Summer sometimes has a way of lingering along the South Coast; however, winter does eventually arrive, and most of our stone (peaches, plums, nectarines, etc.) and pome fruits (apples and pears) are finally losing their leaves. Now is the time to cut them back to ensure bigger and better fruit next year. Since these types of trees bloom (and thus fruit) on wood that is one to three years old, the goal is to produce a balanced ratio of twigs and branches of all ages. Selective pruning can help to increase air circulation within the tree that will help reduce fungal diseases later in the season. Lowering the height of the tree can also be done to make picking of the fruit easier.
For deciduous flowering shrubs that bloom on new wood, pruning is done in the winter months, too. The most conspicuous examples, of course, are the many varieties of roses. Each particular type requires a slightly different approach, but the goals remain the same: to remove branches that cross or interfere with each other, reduce the amount of oldest wood, and encourage new canes that will bear flowers next year.
The amount of wood you remove from a tree or shrub will vary from species to species, but the placement of your cuts will always be the same. All cuts should be just above another point of growth, either a bud or another branch, and do not leave a stub protruding beyond the bud. Cuts should also be made at an angle of about 45 degrees, never perpendicular to the direction of growth. The result of these cuts is a profusion of new branches from the bud or buds below the cut either on the same branch or the one directly below it. This occurs because the growing tip has been producing a plant growth hormone that retards the growth of lower buds. When it is removed, these buds are released from their dormancy.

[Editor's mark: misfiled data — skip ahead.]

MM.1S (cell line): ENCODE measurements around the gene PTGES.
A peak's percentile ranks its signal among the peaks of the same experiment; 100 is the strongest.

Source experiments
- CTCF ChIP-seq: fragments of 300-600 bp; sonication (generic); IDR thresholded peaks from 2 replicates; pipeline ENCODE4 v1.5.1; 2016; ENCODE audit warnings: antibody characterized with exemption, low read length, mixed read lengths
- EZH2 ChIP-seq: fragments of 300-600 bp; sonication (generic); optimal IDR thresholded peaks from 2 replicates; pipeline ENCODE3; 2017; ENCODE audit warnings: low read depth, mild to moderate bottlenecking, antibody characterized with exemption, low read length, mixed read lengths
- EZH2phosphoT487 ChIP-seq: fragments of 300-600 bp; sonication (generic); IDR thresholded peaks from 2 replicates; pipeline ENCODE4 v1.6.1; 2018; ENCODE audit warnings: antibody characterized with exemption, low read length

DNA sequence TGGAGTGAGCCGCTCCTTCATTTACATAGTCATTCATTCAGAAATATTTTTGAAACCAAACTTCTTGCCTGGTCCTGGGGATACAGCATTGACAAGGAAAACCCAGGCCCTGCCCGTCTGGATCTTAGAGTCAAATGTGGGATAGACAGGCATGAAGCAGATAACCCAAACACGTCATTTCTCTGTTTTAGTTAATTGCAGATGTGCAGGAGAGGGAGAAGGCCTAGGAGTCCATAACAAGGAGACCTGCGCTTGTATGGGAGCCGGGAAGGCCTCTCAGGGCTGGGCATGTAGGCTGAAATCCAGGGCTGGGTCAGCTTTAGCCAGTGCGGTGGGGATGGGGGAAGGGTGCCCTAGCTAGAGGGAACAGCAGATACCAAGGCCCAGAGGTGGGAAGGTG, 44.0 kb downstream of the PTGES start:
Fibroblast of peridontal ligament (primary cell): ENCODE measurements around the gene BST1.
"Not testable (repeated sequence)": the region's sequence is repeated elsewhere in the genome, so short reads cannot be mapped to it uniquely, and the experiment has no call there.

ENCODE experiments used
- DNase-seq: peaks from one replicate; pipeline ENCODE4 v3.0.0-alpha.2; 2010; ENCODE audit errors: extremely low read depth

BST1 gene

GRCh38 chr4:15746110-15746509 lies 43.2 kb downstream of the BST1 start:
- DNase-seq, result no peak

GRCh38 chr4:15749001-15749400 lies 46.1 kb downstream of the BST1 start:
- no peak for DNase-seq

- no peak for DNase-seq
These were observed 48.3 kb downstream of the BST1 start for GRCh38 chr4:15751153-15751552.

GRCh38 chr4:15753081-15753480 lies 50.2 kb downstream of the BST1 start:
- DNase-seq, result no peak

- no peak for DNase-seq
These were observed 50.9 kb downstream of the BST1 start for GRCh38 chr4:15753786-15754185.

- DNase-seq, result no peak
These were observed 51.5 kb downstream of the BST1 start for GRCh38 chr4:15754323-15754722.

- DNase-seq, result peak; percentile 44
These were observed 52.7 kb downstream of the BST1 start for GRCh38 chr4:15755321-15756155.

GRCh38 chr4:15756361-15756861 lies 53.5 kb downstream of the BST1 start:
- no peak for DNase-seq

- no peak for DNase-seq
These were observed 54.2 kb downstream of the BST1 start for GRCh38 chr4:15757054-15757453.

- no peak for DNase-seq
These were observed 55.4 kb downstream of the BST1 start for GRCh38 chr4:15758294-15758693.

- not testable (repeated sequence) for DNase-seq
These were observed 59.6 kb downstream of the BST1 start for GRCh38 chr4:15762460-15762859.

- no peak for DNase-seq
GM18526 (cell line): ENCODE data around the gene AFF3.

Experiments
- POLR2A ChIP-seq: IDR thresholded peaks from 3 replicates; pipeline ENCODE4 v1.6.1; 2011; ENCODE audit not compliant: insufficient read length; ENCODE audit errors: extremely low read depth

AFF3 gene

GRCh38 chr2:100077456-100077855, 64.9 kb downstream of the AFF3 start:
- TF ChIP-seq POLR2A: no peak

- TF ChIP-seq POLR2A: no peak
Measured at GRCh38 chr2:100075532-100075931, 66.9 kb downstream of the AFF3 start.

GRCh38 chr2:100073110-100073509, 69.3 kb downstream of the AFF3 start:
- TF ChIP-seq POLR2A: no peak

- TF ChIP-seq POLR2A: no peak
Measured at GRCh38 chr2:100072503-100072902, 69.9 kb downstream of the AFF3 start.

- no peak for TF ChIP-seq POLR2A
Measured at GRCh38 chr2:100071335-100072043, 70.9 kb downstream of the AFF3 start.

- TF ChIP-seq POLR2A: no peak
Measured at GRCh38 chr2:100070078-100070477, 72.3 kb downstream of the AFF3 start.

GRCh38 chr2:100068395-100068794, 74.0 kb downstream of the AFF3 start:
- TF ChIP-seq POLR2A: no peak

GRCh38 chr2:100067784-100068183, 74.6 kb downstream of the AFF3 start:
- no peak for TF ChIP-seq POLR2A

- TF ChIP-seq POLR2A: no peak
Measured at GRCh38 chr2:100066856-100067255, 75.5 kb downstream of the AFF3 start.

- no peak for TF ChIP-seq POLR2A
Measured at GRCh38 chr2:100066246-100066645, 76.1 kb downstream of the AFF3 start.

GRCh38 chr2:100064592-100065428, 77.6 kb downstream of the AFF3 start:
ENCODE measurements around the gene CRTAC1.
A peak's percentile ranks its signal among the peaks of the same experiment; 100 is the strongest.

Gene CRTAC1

Besides the rule of never leaving a stub, the next rule of pruning is to use sharp tools, either hook-and-blade shears or pruning saws. Sharp tools will leave clean cuts that heal faster and better with less possibility of insect or disease entry through the cut surface. Most experts now agree that painting these cut surfaces with a sealer is not necessary and in fact may retard the growth of necessary callus.
So head out into the garden and make a start toward a better blooming season next spring and heftier fruit production come summer. Don’t hurry, though; there are still a couple of months to complete the chore.
• Bring your living Christmas tree in for 10 days or less and keep away from heaters and fireplaces.
• Light pruning of evergreens can add holiday cheer without harming the parent plant. Cut close to the larger branch with sharp pruning tools.
• You can still plant winter vegetables: cabbage, chard, beets, carrots, radishes, and spinach.
• Winter is the time to prune trees that are susceptible to beetle damage such as pines and eucalyptus. Cover the wood tightly to keep beetles from escaping or chip the wood as you prune.
Virginia Hayes, curator of Ganna Walska Lotusland, will answer your gardening questions. Address them to Gardens, The Independent, 122 W. Figueroa St., S.B., CA 93101. Send email to firstname.lastname@example.org.